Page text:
NEW YORK ― What comes to mind when you think of the traditional Korean baby carrier "Podaegi?" Dull, outdated and just plain ugly? Then you haven't seen the upgraded baby sling that just got a makeover far from home.
Emerging as a hip way to carry a baby, podaegi is anything but old-fashioned in the U.S.
Hollywood celebrities including Gwen Stefani, Julia Roberts and Courtney Cox are among many leading the new trend by cradling their babies Korean style.
"We're seeing lots of moms looking for podaegi as an alternative to traditional front carriers", says Lisa Castillo, manager at Pea Pod Babies, a baby goods shop in Manhattan. "It's seen as comfortable and chic, a perfect combo for moms who don't want to sacrifice style".
Korea's traditional cradle is a wide rectangular blanket made of quilted fabric with two long straps. Hassle-free design with few variations ― but the new wraps are much fancier than that.
"We have silk, organic cotton, faux fur and other options that can be custom ordered", says Janice Lim, who runs a baby specialty store in New Jersey. "It's interesting to see podaegi get such a luxury upgrade from its traditional status".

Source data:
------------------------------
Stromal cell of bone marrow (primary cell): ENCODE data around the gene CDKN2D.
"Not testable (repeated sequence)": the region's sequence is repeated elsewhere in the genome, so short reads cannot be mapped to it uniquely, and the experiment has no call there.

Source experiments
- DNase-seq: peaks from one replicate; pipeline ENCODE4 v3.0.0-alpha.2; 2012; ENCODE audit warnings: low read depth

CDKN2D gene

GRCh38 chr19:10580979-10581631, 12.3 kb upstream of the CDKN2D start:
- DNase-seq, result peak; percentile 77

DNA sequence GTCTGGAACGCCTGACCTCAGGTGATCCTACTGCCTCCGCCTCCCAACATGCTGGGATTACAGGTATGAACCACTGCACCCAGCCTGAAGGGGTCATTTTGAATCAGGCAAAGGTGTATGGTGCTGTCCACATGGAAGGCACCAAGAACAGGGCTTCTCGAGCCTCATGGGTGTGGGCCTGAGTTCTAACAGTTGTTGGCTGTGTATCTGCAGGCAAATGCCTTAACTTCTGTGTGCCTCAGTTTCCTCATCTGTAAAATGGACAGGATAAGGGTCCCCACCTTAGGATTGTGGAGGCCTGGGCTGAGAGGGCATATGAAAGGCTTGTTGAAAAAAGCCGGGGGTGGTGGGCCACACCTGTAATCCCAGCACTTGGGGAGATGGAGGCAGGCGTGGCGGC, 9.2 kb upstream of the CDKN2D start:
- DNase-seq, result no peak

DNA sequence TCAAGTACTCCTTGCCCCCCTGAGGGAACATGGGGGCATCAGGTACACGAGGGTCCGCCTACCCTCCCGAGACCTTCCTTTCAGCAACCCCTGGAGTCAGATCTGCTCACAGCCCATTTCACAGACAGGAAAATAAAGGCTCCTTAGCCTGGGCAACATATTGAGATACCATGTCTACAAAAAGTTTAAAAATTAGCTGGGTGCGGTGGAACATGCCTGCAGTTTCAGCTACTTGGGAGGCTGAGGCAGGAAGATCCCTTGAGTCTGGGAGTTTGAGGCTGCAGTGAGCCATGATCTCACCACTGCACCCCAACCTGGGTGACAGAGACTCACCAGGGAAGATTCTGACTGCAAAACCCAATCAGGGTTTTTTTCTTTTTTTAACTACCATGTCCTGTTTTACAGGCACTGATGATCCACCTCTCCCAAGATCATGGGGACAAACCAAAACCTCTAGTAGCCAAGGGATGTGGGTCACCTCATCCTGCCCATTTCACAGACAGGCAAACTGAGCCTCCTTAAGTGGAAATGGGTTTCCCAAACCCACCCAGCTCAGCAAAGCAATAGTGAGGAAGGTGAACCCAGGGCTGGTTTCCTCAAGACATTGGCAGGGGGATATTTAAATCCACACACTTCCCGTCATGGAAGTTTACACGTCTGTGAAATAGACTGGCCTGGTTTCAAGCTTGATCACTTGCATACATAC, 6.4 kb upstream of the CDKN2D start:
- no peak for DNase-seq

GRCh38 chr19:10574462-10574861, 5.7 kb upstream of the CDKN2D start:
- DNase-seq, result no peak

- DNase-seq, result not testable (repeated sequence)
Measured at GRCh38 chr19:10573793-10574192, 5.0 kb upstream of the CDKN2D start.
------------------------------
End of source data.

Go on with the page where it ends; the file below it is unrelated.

Most moms go with organic cotton, she says, but they make sure their wraps stand out with bright colors and patterns ranging from pink to polka dots.
And they also pay a price for a fashionable look.
Podaegi typically costs $40 to $50, but higher end selections can cost as much as $200.
"I have podaegi in four different colors to fit the outfit I wear", says Jane Remington, who was at Pea Pod Babies shopping for her fifth podaegi. "I don't think there is any other more fashionable option for moms who want to carry their babies but don't want to look dreadful".
Besides style, marketers also promote convenience and comfort.
"We love the podaegi for cooking, housework, yardwork and other times when a quick back-carrying option is desirable", explains Cotton Cradles, an online shop specializing in baby carriers. "It is comfortable, cozy, versatile and adorable, not to mention, very convenient".
Although podaegi is rising in popularity, many consumers aren't aware of its origin, according to industry experts.
"It's great that podaegi is becoming well-known, but it would be even better if people knew it's from Korea", says Lim.
By Jane Han
Source : www.koreatimes.co.kr/... ( English Korean )
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